Self-Excluded Patrons Forfeit Online New Jersey Winnings

New Jersey's self-exclusion program for problem gamblers works as well online as it does for live casino play, as evidenced by two recent director's actions involving online patrons.  In both instances, previously self-excluded gamblers either began or continued to play on New Jersey-regulated online sites after filing to be blocked from casino gambling, and ended up forfeiting online winnings after being discovered on existing self-exclusion lists.
It's not clear from the limited text of the actions announced this week by Division of Gaming Enforcement (DGE) Director David Rebuck how the post-exclusion play occurred.  Multiple explanations exist, ranging from a site's or state failure to propogate exclusion information properly regarding a certain player, or for such a pre-excluded player to have opened an online ccount with slightly different identification in an event to circumvent an existing exclusion block.  New Jersey's existing self-exclusion program allows for varying exclusion periods, such as one year, five years or life.
The two online casinos involved in the recent self-exclusion rulings, Resorts Casino Atlantic City and Golden Nugget Atlantic City, will forfeit to the state the "theoretical" winnings from the two individuals.  In both cases, the winnings had already been confiscated from the self-excluded players and were being held by the online sites pending the director's rulings.
The much larger of the two cases involved Resorts Atlantic City and its software partner, NYX Gaming Group.  On April 4th, 2017, the DGE had filed a formal complaint regarding $15,526.69 from an online patron already confiscated from a self-excluded patron's account.  That patron, identified only as "ST" in the DGE's filing, did not meet a 15-day deadline for responding to the state's forfeiture action, thus admitting (in legal terms) to the gambling-while-excluded allegation. Resorts' counsel did not object to the forfeiture.
The second case, for the significantly smaller amount of $695, involved Golden Nugget AC and its software partner, Betfair at the Nugget's site.  This filing dated from early January, though it was resolved only in this week's DGE update of director's actions.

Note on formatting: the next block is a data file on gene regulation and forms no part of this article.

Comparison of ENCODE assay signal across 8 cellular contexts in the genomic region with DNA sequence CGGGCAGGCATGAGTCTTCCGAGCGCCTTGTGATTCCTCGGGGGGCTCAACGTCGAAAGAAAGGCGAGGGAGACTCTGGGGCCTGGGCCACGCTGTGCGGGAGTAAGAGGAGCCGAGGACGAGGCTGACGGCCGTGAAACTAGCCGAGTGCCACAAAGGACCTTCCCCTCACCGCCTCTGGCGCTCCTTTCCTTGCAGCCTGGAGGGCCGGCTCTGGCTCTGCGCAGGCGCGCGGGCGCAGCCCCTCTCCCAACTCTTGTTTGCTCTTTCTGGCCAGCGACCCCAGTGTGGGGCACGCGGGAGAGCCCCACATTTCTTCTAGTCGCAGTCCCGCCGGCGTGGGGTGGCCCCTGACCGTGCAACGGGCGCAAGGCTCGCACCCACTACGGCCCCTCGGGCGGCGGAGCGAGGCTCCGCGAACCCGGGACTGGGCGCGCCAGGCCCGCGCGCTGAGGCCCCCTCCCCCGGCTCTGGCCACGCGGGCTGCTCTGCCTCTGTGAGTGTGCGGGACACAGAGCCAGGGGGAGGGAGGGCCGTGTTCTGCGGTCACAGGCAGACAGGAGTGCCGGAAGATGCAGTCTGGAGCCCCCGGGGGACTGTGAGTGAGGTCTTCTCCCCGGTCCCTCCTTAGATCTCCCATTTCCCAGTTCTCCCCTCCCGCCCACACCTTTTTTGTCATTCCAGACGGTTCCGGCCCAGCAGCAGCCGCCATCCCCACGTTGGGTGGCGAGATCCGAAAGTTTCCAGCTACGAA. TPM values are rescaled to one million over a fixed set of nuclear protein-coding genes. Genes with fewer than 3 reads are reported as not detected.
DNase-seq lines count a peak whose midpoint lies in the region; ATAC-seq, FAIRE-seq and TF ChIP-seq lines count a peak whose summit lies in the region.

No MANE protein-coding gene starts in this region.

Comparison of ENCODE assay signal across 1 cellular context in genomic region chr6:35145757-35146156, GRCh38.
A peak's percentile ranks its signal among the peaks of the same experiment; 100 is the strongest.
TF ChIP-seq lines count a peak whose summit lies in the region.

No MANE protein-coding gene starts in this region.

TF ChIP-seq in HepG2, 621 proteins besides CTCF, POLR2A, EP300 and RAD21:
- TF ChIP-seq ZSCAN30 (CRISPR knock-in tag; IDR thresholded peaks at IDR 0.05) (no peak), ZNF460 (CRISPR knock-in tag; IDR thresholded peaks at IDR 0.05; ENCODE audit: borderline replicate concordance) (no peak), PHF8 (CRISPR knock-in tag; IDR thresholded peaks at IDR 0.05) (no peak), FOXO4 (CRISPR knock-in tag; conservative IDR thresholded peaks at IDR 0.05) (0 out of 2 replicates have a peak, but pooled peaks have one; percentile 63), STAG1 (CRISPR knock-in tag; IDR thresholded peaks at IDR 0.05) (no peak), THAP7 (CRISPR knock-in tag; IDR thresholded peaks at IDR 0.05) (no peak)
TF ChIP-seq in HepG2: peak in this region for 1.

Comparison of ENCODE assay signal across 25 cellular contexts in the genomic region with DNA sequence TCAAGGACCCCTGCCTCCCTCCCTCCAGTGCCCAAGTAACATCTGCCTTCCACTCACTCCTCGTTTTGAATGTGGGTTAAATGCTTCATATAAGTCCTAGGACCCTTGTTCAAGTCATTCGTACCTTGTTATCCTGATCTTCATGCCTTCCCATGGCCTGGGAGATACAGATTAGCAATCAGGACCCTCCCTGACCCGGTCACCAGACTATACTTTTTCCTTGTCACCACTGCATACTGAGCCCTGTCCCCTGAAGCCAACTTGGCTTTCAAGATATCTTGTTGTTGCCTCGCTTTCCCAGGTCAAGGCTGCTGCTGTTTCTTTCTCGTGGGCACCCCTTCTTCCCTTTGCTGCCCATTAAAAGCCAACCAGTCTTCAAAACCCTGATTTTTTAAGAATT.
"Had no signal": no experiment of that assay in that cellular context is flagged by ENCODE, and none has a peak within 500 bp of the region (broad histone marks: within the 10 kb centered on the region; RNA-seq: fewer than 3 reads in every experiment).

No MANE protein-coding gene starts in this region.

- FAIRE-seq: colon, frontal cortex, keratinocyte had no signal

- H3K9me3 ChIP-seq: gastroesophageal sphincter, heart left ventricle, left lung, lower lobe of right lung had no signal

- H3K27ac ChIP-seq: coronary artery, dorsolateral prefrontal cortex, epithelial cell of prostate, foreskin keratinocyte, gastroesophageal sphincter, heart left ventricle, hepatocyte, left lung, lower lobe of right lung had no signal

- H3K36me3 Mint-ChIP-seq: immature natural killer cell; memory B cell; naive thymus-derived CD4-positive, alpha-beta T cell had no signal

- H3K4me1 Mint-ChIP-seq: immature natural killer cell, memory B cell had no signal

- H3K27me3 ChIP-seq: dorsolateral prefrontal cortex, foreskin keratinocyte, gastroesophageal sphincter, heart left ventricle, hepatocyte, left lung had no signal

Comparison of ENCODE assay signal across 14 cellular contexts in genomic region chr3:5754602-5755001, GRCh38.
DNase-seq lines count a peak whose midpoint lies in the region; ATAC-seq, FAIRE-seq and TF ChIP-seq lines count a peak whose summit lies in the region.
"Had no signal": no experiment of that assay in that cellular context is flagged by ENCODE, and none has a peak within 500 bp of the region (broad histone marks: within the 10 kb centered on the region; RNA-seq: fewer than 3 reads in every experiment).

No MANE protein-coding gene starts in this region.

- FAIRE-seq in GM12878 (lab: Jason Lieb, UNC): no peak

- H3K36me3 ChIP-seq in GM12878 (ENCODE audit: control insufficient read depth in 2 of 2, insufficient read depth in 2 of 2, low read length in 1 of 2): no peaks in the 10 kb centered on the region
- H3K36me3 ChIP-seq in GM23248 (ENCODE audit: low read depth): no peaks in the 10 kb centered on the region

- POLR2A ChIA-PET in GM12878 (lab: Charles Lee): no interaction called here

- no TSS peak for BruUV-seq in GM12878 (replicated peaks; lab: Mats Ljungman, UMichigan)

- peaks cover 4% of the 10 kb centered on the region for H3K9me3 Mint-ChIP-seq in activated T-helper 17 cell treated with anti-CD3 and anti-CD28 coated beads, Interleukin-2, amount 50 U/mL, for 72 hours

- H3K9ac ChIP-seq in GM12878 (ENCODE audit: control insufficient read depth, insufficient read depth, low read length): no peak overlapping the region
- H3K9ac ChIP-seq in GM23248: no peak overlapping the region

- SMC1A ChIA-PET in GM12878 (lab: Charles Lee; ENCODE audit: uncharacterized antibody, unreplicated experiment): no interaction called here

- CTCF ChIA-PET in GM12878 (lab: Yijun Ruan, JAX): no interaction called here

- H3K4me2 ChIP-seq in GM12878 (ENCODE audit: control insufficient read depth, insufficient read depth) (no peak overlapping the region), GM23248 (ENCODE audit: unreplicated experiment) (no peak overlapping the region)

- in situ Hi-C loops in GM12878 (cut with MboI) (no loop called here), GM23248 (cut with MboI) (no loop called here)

Again, the self-excluded gambler did not respond within a mandated 15-day window, thus "waiving his right to a hearing and constructively admitting the allegations... ."  Golden Nugget's software partner, Betfair, had confiscated the money, which also goes to the state's coffers, to be used for its problem-gambling initiatives.  Neither Golden Nugget nor Betfair protested the forfeiture.
The twin online forfeitures represent only a tiny portion of several dozen consumer-oriented decisions rendered in the most recent director's action.  Several of the Atlantic City casinos forfeited funds "theoretically" won by underage gamblers who had snuck into live casino premises.  Most of the more than three dozen such instances involved illicit patrons who failed to show proper identification when subsequently challenged, had small amounts of winnings seized, and failed to challenge the seizure action within the mandated window.  Many of the seizures were characterized as underage-gambling incidents, though a few could have been exclusion violations as well.
One other incident made the DGE incident blotter as well.  Over at the Borgata, the casino was pipped $5,000 by the DGE for failing to catch a mini-baccarat dealer repeatedly dealing hands in an incorrect manner.  The unidentified dealer misdealt -- thus violating the rules and odds of the game -- in 24 of 34 hands in a single 26-minute window.  That episode occured in June of 2016, and one can only wonder if that dealer is still chucking cards in the Borg's punto banco games.